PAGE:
Texas talent with locs, box braids and ‘fros can rejoice: over Memorial Day weekend, Gov. Greg Abbott, R-Texas, signed the CROWN Act into law. The legislation prohibits hair-related racial discrimination at work — as well as in schools and housing — in the state of Texas. The law goes into effect Sept. 1, 2023.
The CROWN Act first became law in California in July 2019. The states of Alaska, Colorado, Connecticut, Delaware, Illinois, Louisiana, Maine, Maryland, Massachusetts, Minnesota, Nebraska, Nevada, New Jersey, New Mexico, New York, Oregon, Tennessee, Virginia and Washington followed suit. Some municipalities, like Miami Beach, Florida, and Philadelphia have passed their own related discrimination protections.
Previously, legal definitions of race included skin color but excluded hair texture and protective hairstyles — such as braids, locs and twists — “closely associated with race,” according to law firm Littler Mendelson. The CROWN Act addresses that.
Detangling the effects of hair bias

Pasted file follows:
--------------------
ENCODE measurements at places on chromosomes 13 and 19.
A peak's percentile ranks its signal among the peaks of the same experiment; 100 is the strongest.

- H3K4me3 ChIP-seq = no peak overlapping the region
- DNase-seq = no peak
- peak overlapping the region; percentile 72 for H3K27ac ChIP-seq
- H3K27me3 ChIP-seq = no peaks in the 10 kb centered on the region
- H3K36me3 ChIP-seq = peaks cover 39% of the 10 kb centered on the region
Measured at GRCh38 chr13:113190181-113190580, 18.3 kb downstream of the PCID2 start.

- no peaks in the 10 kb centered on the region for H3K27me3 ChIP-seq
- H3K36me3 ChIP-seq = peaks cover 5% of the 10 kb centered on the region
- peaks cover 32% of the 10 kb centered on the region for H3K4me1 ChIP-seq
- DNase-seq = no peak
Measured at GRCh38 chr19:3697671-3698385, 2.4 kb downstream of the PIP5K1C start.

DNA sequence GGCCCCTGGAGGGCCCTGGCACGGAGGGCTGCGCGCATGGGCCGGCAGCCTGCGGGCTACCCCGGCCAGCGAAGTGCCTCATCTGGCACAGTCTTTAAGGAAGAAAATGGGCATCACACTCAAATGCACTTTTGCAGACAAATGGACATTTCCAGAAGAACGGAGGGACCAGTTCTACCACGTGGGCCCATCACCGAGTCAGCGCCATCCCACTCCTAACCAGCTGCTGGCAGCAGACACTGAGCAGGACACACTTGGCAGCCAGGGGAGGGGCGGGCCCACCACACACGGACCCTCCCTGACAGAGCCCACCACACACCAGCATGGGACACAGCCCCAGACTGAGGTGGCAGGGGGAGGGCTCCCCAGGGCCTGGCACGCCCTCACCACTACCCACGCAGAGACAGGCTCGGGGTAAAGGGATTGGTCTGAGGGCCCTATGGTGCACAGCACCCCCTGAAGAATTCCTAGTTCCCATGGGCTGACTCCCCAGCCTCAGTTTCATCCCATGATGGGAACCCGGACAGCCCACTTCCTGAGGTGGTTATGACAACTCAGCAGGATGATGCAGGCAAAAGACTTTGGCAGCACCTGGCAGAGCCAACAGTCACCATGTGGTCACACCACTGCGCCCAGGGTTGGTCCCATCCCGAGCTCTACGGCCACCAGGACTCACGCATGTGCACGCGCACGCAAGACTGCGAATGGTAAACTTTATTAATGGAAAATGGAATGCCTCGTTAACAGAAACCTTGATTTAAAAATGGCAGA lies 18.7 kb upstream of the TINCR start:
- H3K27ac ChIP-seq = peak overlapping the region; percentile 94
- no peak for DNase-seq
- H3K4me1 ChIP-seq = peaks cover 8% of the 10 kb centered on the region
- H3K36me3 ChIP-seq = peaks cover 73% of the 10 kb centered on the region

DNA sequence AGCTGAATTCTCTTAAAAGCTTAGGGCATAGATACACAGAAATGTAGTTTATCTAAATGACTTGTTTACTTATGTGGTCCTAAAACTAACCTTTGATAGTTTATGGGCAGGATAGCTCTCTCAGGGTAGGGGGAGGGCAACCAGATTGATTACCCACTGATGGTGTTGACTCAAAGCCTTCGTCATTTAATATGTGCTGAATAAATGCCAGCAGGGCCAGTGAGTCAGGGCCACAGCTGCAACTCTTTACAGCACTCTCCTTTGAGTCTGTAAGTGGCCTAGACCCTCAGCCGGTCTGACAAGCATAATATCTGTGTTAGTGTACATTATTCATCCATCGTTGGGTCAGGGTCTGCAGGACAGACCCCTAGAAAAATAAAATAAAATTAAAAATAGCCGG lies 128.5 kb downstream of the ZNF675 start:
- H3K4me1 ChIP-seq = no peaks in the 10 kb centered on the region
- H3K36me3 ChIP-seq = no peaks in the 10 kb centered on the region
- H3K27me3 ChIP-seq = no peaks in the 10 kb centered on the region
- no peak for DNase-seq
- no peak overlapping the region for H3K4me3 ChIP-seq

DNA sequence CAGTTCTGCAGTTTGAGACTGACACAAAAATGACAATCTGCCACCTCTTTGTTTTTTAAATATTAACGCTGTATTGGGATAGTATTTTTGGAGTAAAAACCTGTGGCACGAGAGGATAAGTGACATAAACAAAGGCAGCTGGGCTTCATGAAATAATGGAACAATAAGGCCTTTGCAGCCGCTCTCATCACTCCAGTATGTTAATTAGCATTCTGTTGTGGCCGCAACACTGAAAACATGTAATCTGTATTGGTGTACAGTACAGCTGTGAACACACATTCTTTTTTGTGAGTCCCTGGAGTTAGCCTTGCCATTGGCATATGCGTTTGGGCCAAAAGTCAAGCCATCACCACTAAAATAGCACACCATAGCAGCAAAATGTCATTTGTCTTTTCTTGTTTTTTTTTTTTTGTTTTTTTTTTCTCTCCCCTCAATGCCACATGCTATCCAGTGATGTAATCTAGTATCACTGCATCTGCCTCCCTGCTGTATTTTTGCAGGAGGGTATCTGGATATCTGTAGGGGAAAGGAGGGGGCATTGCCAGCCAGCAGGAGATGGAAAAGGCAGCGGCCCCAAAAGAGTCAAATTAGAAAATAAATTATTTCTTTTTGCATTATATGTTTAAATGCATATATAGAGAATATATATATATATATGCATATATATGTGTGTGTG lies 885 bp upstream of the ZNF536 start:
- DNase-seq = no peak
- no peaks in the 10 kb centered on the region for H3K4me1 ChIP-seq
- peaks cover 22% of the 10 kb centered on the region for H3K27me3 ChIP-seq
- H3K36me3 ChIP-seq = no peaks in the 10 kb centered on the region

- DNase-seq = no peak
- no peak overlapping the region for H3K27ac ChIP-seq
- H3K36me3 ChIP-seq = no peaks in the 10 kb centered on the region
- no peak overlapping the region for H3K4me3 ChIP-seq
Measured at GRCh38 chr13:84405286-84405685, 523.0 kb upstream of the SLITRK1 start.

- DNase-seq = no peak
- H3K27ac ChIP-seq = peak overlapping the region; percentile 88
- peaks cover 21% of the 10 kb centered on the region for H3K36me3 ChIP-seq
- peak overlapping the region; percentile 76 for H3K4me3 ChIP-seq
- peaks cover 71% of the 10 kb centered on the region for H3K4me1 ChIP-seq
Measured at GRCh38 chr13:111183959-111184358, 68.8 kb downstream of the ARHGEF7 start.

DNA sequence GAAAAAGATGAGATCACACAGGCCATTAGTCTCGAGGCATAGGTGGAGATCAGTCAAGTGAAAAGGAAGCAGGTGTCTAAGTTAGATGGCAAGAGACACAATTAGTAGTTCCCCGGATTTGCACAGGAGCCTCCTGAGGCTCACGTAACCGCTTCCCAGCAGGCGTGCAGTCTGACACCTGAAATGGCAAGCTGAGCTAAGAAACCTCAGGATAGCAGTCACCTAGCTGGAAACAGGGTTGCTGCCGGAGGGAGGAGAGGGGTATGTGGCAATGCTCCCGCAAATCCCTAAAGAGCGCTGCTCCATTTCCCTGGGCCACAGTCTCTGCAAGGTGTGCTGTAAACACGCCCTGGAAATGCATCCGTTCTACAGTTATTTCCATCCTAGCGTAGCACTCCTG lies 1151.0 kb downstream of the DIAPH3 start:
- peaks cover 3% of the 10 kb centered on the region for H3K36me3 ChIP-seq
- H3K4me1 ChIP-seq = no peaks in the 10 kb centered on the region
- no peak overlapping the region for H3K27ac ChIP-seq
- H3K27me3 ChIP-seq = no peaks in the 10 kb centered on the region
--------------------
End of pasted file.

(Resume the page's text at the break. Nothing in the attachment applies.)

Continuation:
Even as CROWN legislation nationwide gathers momentum, data from LinkedIn and Dove suggests that 66% of Black women in the U.S. change their hair for job interviews. About 40% straighten their hair, more specifically. One in 4 Black women reported that they did not secure a job because of their hair; on the job, Black women are twice as likely to face harassment and discrimination based on coily and textured hair, LinkedIn and Dove reported.
What does this mean for employers? An attorney previously told HR Dive that employers should comb their workplace policies for potentially discriminatory language. Even if, for example, a policy bars people of all races from having dreadlocks, a worker can prove that the workplace rule disproportionately affects Black employees — thereby proving that their employer is violating Title VII of the Civil Rights Act.